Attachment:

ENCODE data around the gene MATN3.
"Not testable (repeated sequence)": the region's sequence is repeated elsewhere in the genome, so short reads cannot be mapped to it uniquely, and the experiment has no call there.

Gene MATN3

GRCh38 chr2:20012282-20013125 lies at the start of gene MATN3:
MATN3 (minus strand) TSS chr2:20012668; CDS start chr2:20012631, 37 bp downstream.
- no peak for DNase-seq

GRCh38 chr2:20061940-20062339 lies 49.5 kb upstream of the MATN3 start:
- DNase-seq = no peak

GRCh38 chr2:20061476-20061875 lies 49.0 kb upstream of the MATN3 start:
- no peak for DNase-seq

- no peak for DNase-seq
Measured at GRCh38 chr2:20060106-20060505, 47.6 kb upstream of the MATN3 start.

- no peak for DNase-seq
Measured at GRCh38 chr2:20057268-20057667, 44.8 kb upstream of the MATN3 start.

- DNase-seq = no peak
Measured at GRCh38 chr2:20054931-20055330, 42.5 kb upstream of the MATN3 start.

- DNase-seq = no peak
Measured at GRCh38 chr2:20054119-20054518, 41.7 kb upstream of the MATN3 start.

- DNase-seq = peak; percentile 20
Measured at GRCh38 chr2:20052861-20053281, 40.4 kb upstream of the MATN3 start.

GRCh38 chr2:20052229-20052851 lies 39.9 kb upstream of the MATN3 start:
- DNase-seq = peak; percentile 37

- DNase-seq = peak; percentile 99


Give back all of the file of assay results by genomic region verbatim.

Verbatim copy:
ENCODE data around the gene MATN3.
"Not testable (repeated sequence)": the region's sequence is repeated elsewhere in the genome, so short reads cannot be mapped to it uniquely, and the experiment has no call there.

Gene MATN3

GRCh38 chr2:20012282-20013125 lies at the start of gene MATN3:
MATN3 (minus strand) TSS chr2:20012668; CDS start chr2:20012631, 37 bp downstream.
- no peak for DNase-seq

GRCh38 chr2:20061940-20062339 lies 49.5 kb upstream of the MATN3 start:
- DNase-seq = no peak

GRCh38 chr2:20061476-20061875 lies 49.0 kb upstream of the MATN3 start:
- no peak for DNase-seq

- no peak for DNase-seq
Measured at GRCh38 chr2:20060106-20060505, 47.6 kb upstream of the MATN3 start.

- no peak for DNase-seq
Measured at GRCh38 chr2:20057268-20057667, 44.8 kb upstream of the MATN3 start.

- DNase-seq = no peak
Measured at GRCh38 chr2:20054931-20055330, 42.5 kb upstream of the MATN3 start.

- DNase-seq = no peak
Measured at GRCh38 chr2:20054119-20054518, 41.7 kb upstream of the MATN3 start.

- DNase-seq = peak; percentile 20
Measured at GRCh38 chr2:20052861-20053281, 40.4 kb upstream of the MATN3 start.

GRCh38 chr2:20052229-20052851 lies 39.9 kb upstream of the MATN3 start:
- DNase-seq = peak; percentile 37

- DNase-seq = peak; percentile 99